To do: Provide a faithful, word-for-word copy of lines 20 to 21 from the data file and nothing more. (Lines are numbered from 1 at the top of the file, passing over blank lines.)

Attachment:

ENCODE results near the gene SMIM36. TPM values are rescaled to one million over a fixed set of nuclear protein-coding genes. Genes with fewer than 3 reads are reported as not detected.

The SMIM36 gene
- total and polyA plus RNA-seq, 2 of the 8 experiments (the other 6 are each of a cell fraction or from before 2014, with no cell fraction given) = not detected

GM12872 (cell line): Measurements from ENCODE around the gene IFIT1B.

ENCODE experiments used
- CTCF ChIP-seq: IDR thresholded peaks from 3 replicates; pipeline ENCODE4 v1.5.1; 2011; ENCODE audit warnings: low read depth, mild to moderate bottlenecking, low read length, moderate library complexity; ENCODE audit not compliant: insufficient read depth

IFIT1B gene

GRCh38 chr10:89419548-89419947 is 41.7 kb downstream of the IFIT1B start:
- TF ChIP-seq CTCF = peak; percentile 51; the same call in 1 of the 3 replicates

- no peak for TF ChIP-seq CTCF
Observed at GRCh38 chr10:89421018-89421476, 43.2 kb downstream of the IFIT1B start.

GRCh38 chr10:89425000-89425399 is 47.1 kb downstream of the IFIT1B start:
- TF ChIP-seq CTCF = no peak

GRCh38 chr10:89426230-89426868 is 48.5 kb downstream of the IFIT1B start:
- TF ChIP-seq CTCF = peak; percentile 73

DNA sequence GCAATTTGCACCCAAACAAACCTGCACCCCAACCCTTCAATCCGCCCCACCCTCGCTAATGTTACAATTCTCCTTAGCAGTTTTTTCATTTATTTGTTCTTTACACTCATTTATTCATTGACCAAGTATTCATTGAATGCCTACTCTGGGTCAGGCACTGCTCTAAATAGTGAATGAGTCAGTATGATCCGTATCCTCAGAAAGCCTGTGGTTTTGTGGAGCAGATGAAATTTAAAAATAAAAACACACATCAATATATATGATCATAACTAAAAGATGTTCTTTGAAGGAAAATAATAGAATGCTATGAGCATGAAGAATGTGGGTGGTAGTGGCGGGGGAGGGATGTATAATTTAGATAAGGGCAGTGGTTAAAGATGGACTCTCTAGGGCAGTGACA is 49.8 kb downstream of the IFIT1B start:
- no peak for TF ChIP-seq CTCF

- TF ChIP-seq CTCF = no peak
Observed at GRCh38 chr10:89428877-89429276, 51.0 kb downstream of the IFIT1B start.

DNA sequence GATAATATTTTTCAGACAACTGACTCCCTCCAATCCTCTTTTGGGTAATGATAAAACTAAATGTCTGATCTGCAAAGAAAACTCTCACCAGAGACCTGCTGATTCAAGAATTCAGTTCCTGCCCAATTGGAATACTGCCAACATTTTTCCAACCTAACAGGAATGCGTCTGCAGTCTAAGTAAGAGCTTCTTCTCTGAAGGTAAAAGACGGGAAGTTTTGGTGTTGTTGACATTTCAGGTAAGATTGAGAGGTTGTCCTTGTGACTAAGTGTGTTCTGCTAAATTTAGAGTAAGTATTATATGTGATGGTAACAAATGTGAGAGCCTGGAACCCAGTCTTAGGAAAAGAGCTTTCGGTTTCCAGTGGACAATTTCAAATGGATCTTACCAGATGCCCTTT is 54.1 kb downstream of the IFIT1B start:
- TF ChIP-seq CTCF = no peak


DNA sequence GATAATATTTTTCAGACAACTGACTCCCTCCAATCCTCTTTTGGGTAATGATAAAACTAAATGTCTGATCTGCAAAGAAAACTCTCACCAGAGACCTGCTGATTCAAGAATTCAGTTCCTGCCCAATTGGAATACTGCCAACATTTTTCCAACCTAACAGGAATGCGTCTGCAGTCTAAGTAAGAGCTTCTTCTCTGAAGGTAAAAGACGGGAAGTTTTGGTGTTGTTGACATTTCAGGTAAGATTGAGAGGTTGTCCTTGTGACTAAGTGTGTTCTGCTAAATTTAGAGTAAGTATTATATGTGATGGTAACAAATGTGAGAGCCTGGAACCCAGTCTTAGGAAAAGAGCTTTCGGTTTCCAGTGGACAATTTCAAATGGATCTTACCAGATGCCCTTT is 54.1 kb downstream of the IFIT1B start:
- TF ChIP-seq CTCF = no peak